The Works of the Rev. Jonathan Swift/Volume 18/Letter from Martha Whiteway to William Richardson - 4
A FORTNIGHT ago I went out of town with the new married couple, my son and daughter; and the day before I had the honour to receive your letter. With great truth I do assure you, I am much more concerned at the trouble and disappointment you met with in Mr. Dunkin's affair than for him, having but a short acquaintance and knowledge, otherwise than knowing him to be a man of sense, virtue, and religion, who would be an ornament to the church, and a credit to those who appeared for him. These were my reasons to wish him well.
One part of your letter, sir, I can only take notice of with amazement; and do entreat you will indulge me so far as to believe this will be all the answer I can, or ever will, make to it: and yet I am not insensible you have been pleased in some measure to honour me with your esteem. I will not therefore fear the loss of your friendship, because it shall be my study to merit your good opinion: and, unprovoked, I know you to have too much good nature to withdraw it. I never saw a more beautiful silk than was bought for my daughter. If you did not choose it, at least you showed your judgment in the person that was employed. She desires me to say this, that you have forced her to do what she never did in her life, wear any thing that was not paid for; and if hereafter she should run her husband in debt, she will lay all the fault at your door. Mr. Swift presents you his most obedient respects, and will oblige you to know him by his assiduity in courting the honour of your acquaintance. I have asked you so many favours, that no one but myself would presume perpetually to dun you thus; and yet I will never leave off until you grant this my request, to command miss Richardson to town immediately. I now attack you on the foot of charity; an argument you never can resist. Consider my daughter has quitted me; that I am all alone; and her agreeable company will make Molly and her husband spend all their time with me. In shorty sir, if you hesitate one moment longer, I will lay you open to the world, and let them see how much they were mistaken in Mr. Richardson, who once in his life broke his word. I have now before me, under your hand, that all my commands should be obeyed. I insist on your promise; and miss Richardson is my demand, and that immediately. You see how careful and sparing you gentlemen ought to be in compliments to women, who always keep you to your promise while it makes to their interest; and as well know how to evade their own when it is contrary to their inclination. I had the favour of a letter from alderman Barber in answer to one I wrote him. He does not perhaps know the inconveniency he has brought on himself, which is another from me; and yet you may tell him, when I have once more paid my respects to him, I am not so unreasonable as to impose or expect any farther notice of Irish impertinence.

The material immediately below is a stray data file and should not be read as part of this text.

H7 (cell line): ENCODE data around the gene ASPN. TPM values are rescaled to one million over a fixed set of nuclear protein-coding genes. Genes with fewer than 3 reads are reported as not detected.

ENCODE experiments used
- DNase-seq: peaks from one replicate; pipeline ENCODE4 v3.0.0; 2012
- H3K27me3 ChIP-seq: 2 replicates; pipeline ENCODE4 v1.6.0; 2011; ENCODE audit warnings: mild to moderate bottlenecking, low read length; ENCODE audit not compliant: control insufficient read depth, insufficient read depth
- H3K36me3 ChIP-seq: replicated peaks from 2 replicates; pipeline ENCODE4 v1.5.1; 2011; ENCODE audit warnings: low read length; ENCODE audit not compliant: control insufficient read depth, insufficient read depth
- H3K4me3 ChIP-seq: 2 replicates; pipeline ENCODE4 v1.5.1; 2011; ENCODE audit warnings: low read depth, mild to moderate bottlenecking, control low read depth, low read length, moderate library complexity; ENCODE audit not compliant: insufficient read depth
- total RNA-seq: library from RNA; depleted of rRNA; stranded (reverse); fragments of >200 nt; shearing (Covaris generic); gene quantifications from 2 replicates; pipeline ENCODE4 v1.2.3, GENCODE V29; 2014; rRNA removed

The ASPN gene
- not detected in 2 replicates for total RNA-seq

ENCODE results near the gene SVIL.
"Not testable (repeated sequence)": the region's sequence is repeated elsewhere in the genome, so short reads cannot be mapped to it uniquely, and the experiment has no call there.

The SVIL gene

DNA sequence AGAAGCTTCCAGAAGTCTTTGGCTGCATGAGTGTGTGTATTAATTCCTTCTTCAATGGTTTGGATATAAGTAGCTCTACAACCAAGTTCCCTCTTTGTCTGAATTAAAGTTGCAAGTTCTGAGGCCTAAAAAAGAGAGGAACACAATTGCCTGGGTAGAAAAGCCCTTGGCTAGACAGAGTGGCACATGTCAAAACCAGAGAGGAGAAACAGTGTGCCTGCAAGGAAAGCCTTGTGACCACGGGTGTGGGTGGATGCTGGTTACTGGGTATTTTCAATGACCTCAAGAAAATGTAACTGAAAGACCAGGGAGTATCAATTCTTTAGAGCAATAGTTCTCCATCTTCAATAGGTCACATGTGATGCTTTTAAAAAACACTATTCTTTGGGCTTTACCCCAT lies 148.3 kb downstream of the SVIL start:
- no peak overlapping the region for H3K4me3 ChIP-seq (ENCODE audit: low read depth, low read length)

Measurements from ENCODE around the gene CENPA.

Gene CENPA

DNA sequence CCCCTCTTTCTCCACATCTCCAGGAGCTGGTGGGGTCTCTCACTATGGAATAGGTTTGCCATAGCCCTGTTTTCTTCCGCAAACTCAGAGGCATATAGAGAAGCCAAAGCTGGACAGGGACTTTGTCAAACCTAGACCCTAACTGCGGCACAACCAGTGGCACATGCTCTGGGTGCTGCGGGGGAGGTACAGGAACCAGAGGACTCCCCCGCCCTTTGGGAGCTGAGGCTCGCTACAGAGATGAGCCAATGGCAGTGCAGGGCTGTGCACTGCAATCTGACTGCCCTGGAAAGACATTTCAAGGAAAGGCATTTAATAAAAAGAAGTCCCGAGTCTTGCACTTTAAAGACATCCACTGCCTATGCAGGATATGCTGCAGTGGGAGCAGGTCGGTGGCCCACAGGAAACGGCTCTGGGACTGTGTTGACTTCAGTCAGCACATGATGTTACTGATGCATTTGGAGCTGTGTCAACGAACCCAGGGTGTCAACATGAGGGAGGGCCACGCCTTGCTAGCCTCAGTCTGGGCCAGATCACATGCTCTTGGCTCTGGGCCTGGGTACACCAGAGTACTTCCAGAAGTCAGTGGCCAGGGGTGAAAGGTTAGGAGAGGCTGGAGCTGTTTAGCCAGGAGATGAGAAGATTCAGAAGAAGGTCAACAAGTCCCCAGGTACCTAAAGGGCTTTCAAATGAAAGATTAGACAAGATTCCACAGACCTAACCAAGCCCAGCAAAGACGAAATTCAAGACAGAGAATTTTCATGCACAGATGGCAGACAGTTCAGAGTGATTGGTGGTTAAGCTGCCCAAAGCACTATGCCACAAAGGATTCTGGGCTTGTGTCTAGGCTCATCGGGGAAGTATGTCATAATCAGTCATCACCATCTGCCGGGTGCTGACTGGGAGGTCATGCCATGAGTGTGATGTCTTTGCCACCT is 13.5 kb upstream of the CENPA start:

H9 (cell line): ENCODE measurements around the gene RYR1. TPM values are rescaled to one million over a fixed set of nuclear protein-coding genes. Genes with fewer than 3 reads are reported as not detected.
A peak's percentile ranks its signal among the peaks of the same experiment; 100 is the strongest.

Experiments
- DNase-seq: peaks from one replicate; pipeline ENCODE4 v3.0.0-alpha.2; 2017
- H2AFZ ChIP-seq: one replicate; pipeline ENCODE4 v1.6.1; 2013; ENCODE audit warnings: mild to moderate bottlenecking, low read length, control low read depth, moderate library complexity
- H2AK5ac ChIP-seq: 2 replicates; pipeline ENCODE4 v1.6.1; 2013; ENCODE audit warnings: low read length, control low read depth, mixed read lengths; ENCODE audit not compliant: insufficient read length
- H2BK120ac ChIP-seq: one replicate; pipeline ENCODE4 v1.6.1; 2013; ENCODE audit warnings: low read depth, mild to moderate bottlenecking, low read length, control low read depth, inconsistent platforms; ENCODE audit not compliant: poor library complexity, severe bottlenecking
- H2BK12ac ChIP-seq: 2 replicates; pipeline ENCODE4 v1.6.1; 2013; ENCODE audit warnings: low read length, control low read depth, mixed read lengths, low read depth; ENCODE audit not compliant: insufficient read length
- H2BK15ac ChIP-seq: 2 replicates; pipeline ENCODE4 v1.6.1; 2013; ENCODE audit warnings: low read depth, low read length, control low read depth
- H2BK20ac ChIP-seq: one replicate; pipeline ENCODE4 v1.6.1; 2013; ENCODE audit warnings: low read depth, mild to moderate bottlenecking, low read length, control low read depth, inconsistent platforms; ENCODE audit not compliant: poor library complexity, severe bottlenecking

I left this paragraph to finish at the deanery, that from his own mouth I might assure you of his love and esteem. He sends his most affectionate service to his dear old friend alderman Barber. Mr. Dunkin likewise presents you his most obedient respects, and hopes you received his letter that he sent some days ago. There is no person a more obedient humble servant to you than my daughter, excepting, dear sir, your most obedient and most obliged faithful humble servant,